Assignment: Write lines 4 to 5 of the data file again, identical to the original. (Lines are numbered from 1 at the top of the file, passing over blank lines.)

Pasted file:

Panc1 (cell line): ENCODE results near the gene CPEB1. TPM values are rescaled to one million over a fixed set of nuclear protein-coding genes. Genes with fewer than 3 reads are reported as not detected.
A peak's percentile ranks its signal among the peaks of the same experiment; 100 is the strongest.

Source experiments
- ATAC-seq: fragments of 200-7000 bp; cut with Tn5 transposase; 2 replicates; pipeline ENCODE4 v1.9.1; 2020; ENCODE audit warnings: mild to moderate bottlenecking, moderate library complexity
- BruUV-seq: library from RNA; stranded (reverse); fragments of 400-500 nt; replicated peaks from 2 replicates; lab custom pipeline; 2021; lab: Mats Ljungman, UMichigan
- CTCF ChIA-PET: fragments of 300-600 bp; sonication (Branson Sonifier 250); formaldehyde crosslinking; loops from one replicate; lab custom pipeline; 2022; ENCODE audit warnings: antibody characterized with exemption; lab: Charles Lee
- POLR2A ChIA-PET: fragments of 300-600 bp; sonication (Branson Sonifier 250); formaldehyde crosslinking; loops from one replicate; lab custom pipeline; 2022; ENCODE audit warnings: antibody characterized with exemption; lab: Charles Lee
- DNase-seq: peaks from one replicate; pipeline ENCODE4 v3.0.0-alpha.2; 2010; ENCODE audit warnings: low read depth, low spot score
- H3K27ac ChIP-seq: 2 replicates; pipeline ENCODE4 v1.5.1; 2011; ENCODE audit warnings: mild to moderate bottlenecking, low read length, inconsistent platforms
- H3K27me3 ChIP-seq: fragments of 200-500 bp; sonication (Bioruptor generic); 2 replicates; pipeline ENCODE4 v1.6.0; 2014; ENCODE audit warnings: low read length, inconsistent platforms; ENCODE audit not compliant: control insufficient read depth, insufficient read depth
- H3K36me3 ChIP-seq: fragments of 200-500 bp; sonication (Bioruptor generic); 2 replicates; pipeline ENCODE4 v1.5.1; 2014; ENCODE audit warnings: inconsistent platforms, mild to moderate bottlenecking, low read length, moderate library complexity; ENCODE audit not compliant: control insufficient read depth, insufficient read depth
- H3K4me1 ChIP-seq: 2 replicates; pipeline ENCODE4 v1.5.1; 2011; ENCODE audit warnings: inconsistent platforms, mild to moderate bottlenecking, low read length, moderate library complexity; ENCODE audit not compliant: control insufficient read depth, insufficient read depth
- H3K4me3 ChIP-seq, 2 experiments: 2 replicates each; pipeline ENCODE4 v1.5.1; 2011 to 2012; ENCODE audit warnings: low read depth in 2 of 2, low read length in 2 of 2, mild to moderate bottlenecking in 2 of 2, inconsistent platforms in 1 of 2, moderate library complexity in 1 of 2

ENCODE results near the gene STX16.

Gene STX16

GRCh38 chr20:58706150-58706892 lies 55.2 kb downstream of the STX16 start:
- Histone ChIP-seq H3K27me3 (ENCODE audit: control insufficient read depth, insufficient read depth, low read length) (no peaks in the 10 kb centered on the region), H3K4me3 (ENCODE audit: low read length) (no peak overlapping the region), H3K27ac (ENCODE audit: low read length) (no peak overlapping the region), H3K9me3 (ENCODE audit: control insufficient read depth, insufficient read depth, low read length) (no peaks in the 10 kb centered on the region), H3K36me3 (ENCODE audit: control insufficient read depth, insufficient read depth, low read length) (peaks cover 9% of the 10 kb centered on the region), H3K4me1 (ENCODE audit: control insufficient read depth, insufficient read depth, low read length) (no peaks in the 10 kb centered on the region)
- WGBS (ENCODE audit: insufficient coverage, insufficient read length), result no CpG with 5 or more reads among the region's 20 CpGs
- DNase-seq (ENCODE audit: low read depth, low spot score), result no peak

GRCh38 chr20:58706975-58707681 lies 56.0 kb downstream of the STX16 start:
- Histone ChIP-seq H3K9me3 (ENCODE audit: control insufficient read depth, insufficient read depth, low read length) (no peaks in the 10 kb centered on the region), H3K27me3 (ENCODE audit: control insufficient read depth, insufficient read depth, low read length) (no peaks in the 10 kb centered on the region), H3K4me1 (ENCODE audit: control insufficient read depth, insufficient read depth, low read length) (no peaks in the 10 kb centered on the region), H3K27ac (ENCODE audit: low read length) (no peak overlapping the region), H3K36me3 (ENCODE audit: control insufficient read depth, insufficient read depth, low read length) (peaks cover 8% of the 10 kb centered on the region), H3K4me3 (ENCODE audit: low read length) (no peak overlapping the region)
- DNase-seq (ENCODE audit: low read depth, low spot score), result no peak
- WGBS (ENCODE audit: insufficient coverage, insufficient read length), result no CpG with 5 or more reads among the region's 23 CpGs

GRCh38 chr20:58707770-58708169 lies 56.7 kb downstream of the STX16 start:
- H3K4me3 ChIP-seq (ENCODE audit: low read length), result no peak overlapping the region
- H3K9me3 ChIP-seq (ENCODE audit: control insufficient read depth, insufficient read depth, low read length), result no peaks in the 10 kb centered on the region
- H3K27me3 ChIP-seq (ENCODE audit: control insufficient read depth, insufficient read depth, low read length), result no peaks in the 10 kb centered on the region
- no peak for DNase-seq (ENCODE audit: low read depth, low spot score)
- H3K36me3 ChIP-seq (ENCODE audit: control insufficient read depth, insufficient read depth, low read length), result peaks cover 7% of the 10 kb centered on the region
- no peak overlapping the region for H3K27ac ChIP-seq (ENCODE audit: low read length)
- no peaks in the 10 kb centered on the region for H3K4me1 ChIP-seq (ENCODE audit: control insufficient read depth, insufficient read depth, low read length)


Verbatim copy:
- ATAC-seq: fragments of 200-7000 bp; cut with Tn5 transposase; 2 replicates; pipeline ENCODE4 v1.9.1; 2020; ENCODE audit warnings: mild to moderate bottlenecking, moderate library complexity
- BruUV-seq: library from RNA; stranded (reverse); fragments of 400-500 nt; replicated peaks from 2 replicates; lab custom pipeline; 2021; lab: Mats Ljungman, UMichigan